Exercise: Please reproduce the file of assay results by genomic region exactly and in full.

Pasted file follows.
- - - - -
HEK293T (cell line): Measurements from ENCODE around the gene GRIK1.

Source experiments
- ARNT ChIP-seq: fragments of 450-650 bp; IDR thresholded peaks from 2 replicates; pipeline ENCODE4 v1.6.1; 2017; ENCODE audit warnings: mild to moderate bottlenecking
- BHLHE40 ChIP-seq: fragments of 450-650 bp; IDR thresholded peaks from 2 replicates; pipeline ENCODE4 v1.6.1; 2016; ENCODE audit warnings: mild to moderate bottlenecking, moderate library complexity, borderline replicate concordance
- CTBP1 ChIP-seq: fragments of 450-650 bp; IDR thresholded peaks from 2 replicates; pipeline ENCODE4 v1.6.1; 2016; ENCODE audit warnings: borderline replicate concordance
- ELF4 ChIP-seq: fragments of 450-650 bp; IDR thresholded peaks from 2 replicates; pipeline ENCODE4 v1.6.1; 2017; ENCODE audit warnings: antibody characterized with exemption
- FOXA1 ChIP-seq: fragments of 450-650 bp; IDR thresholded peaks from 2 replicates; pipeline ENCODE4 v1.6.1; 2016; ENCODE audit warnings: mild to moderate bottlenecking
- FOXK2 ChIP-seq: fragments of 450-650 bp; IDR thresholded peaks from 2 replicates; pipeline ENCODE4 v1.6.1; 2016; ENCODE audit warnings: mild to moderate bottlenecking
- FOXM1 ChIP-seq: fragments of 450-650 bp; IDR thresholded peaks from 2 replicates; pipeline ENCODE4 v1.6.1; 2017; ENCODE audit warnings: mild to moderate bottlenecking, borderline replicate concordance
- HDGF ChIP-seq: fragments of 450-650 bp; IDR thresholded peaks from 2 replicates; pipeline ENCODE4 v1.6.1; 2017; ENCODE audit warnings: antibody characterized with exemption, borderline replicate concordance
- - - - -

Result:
HEK293T (cell line): Measurements from ENCODE around the gene GRIK1.

Source experiments
- ARNT ChIP-seq: fragments of 450-650 bp; IDR thresholded peaks from 2 replicates; pipeline ENCODE4 v1.6.1; 2017; ENCODE audit warnings: mild to moderate bottlenecking
- BHLHE40 ChIP-seq: fragments of 450-650 bp; IDR thresholded peaks from 2 replicates; pipeline ENCODE4 v1.6.1; 2016; ENCODE audit warnings: mild to moderate bottlenecking, moderate library complexity, borderline replicate concordance
- CTBP1 ChIP-seq: fragments of 450-650 bp; IDR thresholded peaks from 2 replicates; pipeline ENCODE4 v1.6.1; 2016; ENCODE audit warnings: borderline replicate concordance
- ELF4 ChIP-seq: fragments of 450-650 bp; IDR thresholded peaks from 2 replicates; pipeline ENCODE4 v1.6.1; 2017; ENCODE audit warnings: antibody characterized with exemption
- FOXA1 ChIP-seq: fragments of 450-650 bp; IDR thresholded peaks from 2 replicates; pipeline ENCODE4 v1.6.1; 2016; ENCODE audit warnings: mild to moderate bottlenecking
- FOXK2 ChIP-seq: fragments of 450-650 bp; IDR thresholded peaks from 2 replicates; pipeline ENCODE4 v1.6.1; 2016; ENCODE audit warnings: mild to moderate bottlenecking
- FOXM1 ChIP-seq: fragments of 450-650 bp; IDR thresholded peaks from 2 replicates; pipeline ENCODE4 v1.6.1; 2017; ENCODE audit warnings: mild to moderate bottlenecking, borderline replicate concordance
- HDGF ChIP-seq: fragments of 450-650 bp; IDR thresholded peaks from 2 replicates; pipeline ENCODE4 v1.6.1; 2017; ENCODE audit warnings: antibody characterized with exemption, borderline replicate concordance